At times in your life when you are inundated with stressful situations, the last thing you want to hear is another cliche. The sad truth is we all will experience uncomfortable situations that trigger stress. As a person who routinely encounters deadlines, multi-tasking and a desire for excellence, trust me, I know all about stress.
At stressful times, I take a step away and have a "Put this in perspective moment". What is that, you ask? This is when I ask myself what I am really stressed about? Most times I realize that I am stressed about a potential future event that may or may not happen. Think about it for a moment. How many times does your mind create scenarios that may never happen? At those times, I consider all of the positives associated with the scenario, rather than the negatives. Once I do this, I begin to clear my mind so that I can think about solutions to my current situation, instead of focusing on the problem. Ultimately, I feel better and my stress subsides.
In dealing with stress I have several tools that we have helped me over the years. I will share them with you:
The first tip in successfully handling stress is to count your blessings. Many times, your situation is not nearly as bad as you think it is. You complain about going to work, but what if you were bed ridden. You complain that your home is too small- what if you had to live in a shelter. You complain that no one understands you- consider being deaf in a world where few people understand sign language. We take so much for granted and we're always wanting more than what we already have. When my mom got ill and I watched her cry because she couldn't even go to the bathroom by herself, for me, life took on a whole new meaning. Count Your Blessings
The second tool is to practice deep breathing. Did you know that you can't be emotionally relaxed in a physically charged body? An emotionally relaxed body slows down your heart rate. Take a deep breath and hold it for about eight seconds, then breathe out slowly. Ten to twenty deep breaths and simply taking a break can help you to relax, clear your mind and bring you out of panic-mode.
The third tip for managing your stress is to reevaluate your situation. List and evaluate all of the advantages, disadvantages, positives and negatives. Consider a few possible routes to resolving the matter. Then establish clear goals and an action-plan that will help you achieve the desired results.
Here are some other stress reduction tips:
1. Work Pressures. Change your schedule.
When most people get in to work, they check their e-mail and voice mail. Save it for later. Spend your first hour, when you're the sharpest, on creative and strategic thinking. While you're at it, break down your day into specific tasks, rather than trying to juggle everything. Studies now show that a 50-minute task takes four times as long if you juggle too many tasks at once. "Are you a starter of all and finisher of none?" asks Julie Morgenstern, author of Making Work Work. If you can, pick one day a week to leave 30 minutes earlier than usual. "It feels like corporate suicide," Morgenstern says, but allowing yourself that early exit will keep you on deadline and make you hyper focused to complete jobs more efficiently.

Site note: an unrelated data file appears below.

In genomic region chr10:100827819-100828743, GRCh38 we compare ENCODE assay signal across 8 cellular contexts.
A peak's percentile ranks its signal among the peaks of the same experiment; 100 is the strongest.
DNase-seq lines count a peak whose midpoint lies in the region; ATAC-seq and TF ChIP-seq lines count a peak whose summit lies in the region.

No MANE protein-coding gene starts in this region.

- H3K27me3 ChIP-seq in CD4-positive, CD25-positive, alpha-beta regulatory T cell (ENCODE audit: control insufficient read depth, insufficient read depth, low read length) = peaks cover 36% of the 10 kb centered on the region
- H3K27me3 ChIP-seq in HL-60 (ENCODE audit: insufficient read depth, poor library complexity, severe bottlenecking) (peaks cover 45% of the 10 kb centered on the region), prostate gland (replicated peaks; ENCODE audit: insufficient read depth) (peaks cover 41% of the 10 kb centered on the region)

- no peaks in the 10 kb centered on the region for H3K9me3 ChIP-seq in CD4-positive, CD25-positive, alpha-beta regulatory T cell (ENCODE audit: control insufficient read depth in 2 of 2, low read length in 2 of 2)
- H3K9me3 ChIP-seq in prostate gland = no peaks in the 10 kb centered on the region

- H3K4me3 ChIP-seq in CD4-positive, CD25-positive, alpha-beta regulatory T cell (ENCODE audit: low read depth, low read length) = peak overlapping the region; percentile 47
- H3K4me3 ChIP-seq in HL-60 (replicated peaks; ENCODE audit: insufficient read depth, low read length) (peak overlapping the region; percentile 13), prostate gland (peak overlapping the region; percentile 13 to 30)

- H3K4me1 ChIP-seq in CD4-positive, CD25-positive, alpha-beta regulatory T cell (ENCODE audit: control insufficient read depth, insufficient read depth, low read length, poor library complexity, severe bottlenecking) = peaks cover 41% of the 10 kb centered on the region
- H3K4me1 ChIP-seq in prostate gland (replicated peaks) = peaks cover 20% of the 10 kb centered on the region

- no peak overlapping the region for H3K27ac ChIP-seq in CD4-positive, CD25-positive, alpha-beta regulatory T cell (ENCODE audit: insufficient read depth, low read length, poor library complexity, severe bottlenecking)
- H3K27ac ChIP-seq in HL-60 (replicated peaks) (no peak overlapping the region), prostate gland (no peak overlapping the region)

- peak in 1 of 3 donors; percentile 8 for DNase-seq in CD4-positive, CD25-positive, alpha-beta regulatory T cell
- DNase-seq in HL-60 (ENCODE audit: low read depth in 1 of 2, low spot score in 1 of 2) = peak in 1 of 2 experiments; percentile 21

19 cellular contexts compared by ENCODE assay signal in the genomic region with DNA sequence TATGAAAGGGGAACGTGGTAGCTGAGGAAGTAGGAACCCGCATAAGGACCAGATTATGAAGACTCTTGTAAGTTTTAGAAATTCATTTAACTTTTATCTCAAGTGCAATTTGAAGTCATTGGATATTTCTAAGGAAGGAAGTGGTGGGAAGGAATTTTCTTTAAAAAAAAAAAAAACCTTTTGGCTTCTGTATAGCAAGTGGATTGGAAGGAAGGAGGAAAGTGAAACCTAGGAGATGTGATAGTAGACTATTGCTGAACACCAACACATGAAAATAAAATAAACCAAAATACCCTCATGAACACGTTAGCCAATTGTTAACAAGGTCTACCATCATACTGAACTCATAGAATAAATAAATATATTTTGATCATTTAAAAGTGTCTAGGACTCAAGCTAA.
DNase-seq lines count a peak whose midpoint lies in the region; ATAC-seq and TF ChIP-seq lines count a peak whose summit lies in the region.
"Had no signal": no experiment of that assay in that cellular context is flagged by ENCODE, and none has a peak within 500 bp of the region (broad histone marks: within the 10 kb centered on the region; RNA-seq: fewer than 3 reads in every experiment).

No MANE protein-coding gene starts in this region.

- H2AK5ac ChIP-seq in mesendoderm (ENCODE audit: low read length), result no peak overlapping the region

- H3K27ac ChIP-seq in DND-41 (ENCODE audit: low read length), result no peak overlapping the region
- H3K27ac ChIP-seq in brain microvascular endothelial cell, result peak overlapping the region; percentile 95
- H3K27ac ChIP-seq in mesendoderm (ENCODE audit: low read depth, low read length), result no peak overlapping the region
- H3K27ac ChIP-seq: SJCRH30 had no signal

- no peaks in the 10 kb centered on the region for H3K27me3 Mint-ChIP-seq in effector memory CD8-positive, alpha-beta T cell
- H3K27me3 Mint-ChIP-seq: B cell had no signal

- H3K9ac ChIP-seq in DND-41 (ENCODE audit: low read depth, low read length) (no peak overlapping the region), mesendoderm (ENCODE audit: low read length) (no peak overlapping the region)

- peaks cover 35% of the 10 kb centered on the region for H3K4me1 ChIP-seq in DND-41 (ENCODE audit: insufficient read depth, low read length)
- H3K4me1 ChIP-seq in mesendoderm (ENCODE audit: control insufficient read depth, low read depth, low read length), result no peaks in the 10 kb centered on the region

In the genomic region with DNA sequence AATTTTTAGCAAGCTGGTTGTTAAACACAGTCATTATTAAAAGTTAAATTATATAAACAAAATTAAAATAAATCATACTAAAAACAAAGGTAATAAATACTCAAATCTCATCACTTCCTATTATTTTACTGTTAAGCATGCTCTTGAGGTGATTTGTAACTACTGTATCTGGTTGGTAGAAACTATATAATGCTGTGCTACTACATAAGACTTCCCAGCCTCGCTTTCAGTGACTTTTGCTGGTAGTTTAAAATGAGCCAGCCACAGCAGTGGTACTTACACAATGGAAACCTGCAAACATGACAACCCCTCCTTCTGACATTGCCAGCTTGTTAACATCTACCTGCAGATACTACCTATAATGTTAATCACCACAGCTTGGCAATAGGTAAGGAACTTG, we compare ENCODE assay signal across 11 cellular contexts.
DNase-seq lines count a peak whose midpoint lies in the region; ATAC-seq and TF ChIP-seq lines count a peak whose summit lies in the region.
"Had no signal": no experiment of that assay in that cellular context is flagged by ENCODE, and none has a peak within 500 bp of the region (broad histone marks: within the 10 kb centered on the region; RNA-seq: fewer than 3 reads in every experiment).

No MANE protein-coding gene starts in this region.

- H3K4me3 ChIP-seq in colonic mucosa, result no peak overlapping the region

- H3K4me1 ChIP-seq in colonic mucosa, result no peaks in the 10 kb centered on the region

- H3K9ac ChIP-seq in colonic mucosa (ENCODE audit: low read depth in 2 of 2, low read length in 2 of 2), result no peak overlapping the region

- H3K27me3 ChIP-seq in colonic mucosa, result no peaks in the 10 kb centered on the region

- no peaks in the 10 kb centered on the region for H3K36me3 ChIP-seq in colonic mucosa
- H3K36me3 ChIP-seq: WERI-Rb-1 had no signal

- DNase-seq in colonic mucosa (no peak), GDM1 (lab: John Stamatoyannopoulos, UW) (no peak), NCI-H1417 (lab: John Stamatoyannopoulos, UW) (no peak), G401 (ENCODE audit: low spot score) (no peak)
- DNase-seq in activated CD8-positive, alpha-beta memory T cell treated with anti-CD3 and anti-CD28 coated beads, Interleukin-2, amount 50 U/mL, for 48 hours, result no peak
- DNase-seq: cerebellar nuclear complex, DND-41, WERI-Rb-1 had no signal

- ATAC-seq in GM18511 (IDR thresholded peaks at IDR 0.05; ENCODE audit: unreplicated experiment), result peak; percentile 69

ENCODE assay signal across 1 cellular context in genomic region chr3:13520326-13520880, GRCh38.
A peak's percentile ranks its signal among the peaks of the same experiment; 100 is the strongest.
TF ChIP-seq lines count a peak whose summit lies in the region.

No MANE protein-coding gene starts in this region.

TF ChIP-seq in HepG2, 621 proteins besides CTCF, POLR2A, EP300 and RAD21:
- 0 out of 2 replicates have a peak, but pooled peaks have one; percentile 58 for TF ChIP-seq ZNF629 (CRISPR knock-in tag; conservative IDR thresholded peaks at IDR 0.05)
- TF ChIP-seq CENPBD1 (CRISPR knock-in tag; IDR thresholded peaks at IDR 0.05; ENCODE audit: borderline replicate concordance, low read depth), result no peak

2. Personal Pressures
Change the habit, not the world.
De-stressing isn't about eliminating all of your stresses; it's about getting control of them, one at a time. To do that, you should make micro-adjustments in your life, not big ones that eventually add more stress, says Stan Goldberg, Ph.D., author of Ready To Learn. "What's important is whatever [changes you make to your routine] need to be small enough so that there is a minimal amount of difference between what you've been doing and what you now do," Dr. Goldberg says. If you're working on being prompt, get to every appointment, not just to work 5 minutes earlier than normal. Successful change is permanent, not dramatic.
3. Self Care
Eat the anti-stress diet.
When you're in stress mode, your insides produce more chemical reactions. You experience surges of the hormone cortisol and sugar levels that spike and plummet, which can leave you feeling under pressure and sluggish. Counteract those reactions with the right foods, says Elizabeth Somer, R.D., author of The Food & Mood Cookbook. For breakfast, avoid sugary cereals or breakfast bars and eat whole-grain cereal and a piece of fruit. Then pop a vitamin with at least 500 milligrams (mg) of calcium and 250 mg of magnesium. Magnesium, which is flushed out when stress rushes in, helps regulate those cortisol levels. For a snack, the crunch of veggie sticks or carrots helps release a clenched jaw and the tension headache you can get as a result of stress. Before bed, go with a light carbohydrate-rich snack, like toast and jam, to quicken the release of the feel-good hormone serotonin, which will help you sleep better.
4. Personal Power
Always avoid "always".
One of the biggest booby traps in your life is overgeneralizing. "First dates never work out, she always gets promotions before me, he always arrives at least 5 minutes late". Unconsciously, using "always" and "never" steers you away from feeling that you have any control over changing the things that stress or worry you, says Daniel Amen, M.D., author of Change Your Brain, Change Your Life.
5. Emotional Symptoms
Schedule your emotions.
If we let it, stress can eat away at us like a squirrel with a nut. That constantly worried mentality impedes decision-making, says Susan Nolen-Hoeksema, Ph.D., author of Women Who Think Too Much: How to Break Free of Overthinking and Reclaim Your Life. She suggests you write down what you're worried about, then set aside some quiet time (say 30 minutes) to figure out solutions. That way, worrying won't disrupt your work, and you'll be able to think through the answers.